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Best Foot Forward

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Harris in the spring, April 2021. Image © Peter Kwasniewski

Our island’s location in the far north-west of Scotland means that the island often lies a bit behind the rest of the country’s curve when it comes to coming into bloom.

Green shoots are still few and far between, and only recently have the trees begun to bud. There are some tiny tufts of nettles appearing but the recent cold snap has slowed the season down somewhat.

There’s also often a last blast of winter before the seasons turn. As the Gaelic saying goes, “Cha tig fuachd gu'n tig Earrach” or “Cold will not come until Spring”

Keeping warm in the spring sunshine despite the cold. Image © Peter Kwasniewski.

But, the run of recent good weather has helped the sap to rise in our inner and outer worlds, and we’re feeling a real sense of renewal.

The local lambing is drawing to a close across Outer Hebridean crofts, with just a few ewes leaving it late to bring their new arrivals into the world.

While the fast-growing lambs are full of the joys, the circle of life has also given rise to reports of the growing eagle population snatching some of the smaller, less wary ones as easy prey.

Relaxing as lambing season draws to a close. Image © Peter Kwasniewski.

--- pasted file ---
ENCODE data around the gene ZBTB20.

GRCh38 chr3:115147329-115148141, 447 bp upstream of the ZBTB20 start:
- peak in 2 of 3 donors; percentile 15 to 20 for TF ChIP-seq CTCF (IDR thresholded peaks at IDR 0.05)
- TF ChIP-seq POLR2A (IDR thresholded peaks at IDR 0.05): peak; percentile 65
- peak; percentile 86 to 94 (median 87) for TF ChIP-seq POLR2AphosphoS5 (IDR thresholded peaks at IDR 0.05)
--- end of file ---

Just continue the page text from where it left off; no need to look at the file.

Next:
Historically, fishing boats would be taken out of the water at this time of year to be scraped down and repainted. But, with few wooden boats these days it’s a far less common occurrence,

But, old habits often die hard, and many fishermen will still take a break in May, some even take the whole month off, while others just take a week or so and then go fishing further afield.

The longer days and sunshine have sparked the first sorties out onto the moor, as peat-cutters across the Western Isles set to work with a wood and iron tarasgeir to hand.

The old wooden 'Kelly Gal', few boats like her used today.

Far fewer folk from our villages tackle this traditional task these days, but those that do still enjoy the social aspect, and hard work is always rewarded by hot tea and home baking.

Talking of sociability, earlier this week we were delighted to place our own peats on the distillery fire and light a blaze in our hearth for the first time in over a year.

It was a symbolic moment, as we make preparations to reopen our doors on Monday and warmly welcome people back after a long period of Covid-caused closure.

Bill Cross and his helper, cutting peats here in Harris.

Our Shop will be open Monday to Saturday, from 10 am until 5 pm, and Tours will hopefully resume next month when we have more certainty. Please note the Canteen will remain closed.

Finally, as our community takes tentative steps towards the new normal, our team will be taking the long and winding road from Talla Na Mara to Tarbert tomorrow as part of the annual Kiltwalk.

It’s a twelve-mile walk tracing our west coast, but the scenery will make the journey a lot easier as we take in views of beautiful beaches, machair, and mountain along the way.

The distillery fire, lit for the first time in a long time this week.

As of Friday evening, we have raised over £4,000 for local island charities, and if you’d like to help us raise a little more then you can donate whatever you can afford online here.

We hope that wherever you are in the world, you’re feeling similarly positive as we look at the road ahead as one, and to the better days that are yet come. 

So, let’s put our best foot forward together, keep a spring in our step, and hopefully our paths will cross again in person sometime very soon.